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If you want to speed up the development of your .NET applications, you're ready for C# design patterns -- elegant, accepted and proven ways to tackle common programming problems. This practical guide offers you a clear introduction to the classic object-oriented design patterns, and explains how to use the latest features of C# 3.0 to code them. C# Design Patterns draws on new C# 3.0 language and .NET 3.5 framework features to implement the 23 foundational patterns known to working developers. You get plenty of case studies that reveal how each pattern is used in practice, and an insightful comparison of patterns and where they would be best used or combined. This well-organized and illustrated book includes:

  • An explanation of design patterns and why they're used, with tables and guidelines to help you choose one pattern over another

  • Illustrated coverage of each classic Creational, Structural, and Behavioral design pattern, including its representation in UML and the roles of its various players

  • C# 3.0 features introduced by example and summarized in sidebars for easy reference

  • Examples of each pattern at work in a real .NET 3.5 program available for download from O'Reilly and the author's companion web site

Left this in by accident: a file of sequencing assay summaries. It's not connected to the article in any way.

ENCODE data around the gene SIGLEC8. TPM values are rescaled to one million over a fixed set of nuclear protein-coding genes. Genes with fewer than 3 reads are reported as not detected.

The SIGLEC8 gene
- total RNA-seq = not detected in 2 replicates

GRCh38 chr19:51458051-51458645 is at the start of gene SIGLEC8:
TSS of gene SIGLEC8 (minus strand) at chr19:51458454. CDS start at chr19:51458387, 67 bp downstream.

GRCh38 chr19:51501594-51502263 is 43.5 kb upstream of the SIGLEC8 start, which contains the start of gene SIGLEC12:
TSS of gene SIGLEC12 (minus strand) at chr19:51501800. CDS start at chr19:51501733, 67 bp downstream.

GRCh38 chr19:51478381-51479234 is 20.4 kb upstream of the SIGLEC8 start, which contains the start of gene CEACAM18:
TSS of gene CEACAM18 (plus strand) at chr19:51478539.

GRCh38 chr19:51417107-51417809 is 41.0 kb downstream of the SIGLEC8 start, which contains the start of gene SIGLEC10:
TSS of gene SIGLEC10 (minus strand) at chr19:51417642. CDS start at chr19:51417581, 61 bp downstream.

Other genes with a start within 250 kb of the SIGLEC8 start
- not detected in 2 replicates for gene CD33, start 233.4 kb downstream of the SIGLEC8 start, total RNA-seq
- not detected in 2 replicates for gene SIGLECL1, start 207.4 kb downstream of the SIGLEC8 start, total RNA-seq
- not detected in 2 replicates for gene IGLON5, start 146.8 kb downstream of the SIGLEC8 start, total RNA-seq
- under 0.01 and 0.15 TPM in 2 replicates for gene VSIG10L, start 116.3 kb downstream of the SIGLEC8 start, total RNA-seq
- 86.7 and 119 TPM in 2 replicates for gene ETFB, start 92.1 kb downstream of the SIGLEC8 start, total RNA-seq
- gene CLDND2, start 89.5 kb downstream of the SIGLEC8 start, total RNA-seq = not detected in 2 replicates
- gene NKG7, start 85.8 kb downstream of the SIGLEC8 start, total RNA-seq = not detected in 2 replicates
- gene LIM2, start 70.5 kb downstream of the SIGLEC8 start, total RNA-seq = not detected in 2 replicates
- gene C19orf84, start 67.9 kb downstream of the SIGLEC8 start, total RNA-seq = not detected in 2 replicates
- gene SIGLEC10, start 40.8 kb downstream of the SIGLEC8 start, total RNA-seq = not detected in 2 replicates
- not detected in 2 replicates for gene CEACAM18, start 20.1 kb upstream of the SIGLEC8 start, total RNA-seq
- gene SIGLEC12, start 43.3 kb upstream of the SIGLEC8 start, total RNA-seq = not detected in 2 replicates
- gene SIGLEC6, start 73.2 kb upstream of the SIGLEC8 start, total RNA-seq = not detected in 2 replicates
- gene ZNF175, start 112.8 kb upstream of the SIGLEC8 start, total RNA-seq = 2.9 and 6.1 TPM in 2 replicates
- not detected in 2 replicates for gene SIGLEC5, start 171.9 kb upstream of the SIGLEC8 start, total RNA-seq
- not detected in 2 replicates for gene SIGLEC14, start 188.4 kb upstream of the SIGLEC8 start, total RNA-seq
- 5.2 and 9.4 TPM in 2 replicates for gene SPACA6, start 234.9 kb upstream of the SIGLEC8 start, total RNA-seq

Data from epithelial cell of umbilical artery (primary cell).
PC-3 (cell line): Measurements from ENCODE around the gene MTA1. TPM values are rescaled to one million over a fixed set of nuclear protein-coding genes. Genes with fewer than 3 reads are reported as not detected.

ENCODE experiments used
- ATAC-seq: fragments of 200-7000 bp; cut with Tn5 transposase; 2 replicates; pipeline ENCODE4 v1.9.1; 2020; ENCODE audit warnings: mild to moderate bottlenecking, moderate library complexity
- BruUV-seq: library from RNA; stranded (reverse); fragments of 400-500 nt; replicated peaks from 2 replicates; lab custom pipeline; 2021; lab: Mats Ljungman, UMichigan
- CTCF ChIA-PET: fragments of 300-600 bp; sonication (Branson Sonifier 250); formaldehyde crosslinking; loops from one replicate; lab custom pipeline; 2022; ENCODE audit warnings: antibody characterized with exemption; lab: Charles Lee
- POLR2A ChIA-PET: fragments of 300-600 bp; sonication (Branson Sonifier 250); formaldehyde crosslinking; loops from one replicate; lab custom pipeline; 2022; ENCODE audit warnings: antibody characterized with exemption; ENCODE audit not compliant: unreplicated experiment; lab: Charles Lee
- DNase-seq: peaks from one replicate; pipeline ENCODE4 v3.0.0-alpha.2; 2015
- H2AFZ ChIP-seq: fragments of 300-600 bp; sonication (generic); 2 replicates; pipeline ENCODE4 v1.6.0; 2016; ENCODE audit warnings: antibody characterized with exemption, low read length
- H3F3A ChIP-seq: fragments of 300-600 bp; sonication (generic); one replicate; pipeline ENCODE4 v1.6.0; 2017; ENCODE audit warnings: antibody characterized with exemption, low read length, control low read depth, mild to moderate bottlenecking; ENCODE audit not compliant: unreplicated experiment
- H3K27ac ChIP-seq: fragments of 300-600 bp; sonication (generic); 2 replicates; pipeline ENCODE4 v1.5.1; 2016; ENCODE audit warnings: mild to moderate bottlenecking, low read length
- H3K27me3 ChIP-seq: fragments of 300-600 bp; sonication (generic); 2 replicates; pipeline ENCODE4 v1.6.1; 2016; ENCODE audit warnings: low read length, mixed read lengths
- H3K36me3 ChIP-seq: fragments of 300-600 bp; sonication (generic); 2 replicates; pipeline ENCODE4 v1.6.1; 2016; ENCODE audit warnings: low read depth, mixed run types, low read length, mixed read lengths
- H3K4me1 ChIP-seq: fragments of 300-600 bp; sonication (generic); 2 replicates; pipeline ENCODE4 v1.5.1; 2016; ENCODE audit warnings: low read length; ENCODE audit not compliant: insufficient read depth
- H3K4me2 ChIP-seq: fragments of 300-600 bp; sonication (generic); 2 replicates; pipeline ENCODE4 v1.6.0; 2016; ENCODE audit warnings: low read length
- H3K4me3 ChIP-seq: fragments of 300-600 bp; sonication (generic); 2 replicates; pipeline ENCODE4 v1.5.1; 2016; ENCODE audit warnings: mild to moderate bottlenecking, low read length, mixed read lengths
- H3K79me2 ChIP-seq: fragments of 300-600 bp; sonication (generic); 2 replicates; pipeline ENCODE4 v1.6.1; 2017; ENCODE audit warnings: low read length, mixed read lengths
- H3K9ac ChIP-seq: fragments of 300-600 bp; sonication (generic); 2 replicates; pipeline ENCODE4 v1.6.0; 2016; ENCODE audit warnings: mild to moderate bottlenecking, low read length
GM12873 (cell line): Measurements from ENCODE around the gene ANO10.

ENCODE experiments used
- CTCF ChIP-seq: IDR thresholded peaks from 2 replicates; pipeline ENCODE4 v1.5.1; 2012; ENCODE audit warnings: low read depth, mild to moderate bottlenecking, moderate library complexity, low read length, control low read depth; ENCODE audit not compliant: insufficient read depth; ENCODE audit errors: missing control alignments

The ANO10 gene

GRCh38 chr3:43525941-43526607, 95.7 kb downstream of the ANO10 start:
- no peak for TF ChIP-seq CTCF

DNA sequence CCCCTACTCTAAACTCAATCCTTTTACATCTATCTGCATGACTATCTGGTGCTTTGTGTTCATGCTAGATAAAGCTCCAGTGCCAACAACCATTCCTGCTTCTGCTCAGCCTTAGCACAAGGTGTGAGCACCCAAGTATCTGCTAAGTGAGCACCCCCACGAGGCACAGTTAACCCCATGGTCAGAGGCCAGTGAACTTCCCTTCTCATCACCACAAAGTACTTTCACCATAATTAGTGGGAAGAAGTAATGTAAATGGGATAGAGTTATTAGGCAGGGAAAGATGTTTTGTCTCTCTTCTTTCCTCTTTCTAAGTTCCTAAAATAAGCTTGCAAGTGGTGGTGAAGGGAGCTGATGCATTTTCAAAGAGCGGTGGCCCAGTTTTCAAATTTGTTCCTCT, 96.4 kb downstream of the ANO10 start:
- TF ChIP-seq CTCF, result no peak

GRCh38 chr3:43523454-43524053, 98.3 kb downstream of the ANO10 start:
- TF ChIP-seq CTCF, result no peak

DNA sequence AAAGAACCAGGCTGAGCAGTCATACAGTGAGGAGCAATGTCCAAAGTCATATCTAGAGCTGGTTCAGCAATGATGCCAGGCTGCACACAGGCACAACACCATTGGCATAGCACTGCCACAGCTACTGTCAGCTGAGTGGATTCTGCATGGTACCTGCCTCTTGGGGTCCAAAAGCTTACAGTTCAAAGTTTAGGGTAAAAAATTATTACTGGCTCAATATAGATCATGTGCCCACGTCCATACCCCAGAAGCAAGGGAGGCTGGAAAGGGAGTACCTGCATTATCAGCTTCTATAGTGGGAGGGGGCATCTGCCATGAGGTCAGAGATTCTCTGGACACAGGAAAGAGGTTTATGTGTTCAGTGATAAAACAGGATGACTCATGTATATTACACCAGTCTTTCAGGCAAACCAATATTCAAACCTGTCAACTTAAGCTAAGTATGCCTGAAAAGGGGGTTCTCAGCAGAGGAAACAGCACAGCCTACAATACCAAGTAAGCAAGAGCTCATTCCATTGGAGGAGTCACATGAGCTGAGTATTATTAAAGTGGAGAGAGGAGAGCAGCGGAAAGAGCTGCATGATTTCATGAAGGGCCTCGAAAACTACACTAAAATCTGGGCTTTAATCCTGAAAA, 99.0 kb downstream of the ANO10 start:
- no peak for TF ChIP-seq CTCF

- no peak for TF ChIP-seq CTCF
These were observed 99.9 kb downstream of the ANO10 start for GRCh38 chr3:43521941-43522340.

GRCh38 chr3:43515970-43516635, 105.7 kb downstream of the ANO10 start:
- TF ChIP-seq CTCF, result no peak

• Quizzes and exercises to test your understanding of the material.

With C# 3.0 Design Patterns, you learn to make code correct, extensible and efficient to save time up front and eliminate problems later. If your business relies on efficient application development and quality code, you need C# Design Patterns.

Subscriber Reviews

Average Rating: 4.4 out of 5 rating Based on 5 Ratings

"Example code has lots of mistakes" - by C. Vermillion on 16-SEP-2013
Reviewer Rating: 1 star rating2 star rating3 star rating4 star rating5 star rating
The book started out well, but I didn't make it past the second section of chapter 2 because I started to become concerned about the number of mistakes in the example code.

The output of the code doesn't match what the code in the book would produce in places. I stopped reading after a class was defined with a method IsUnique() which actually returns whether a name is NOT unique, then the code that uses that method calls it as Unique() instead of IsUnique().

I'm primarily a C++ programmer and I probably wouldn't catch more subtle mistakes, so I'm going to look for another book with the same theme before I get to the more complex patterns. I gave the book an average rating because I don't think it's fair to do anything else without reading at least the majority of it, but I have a pretty low opinion of Judith's editor.

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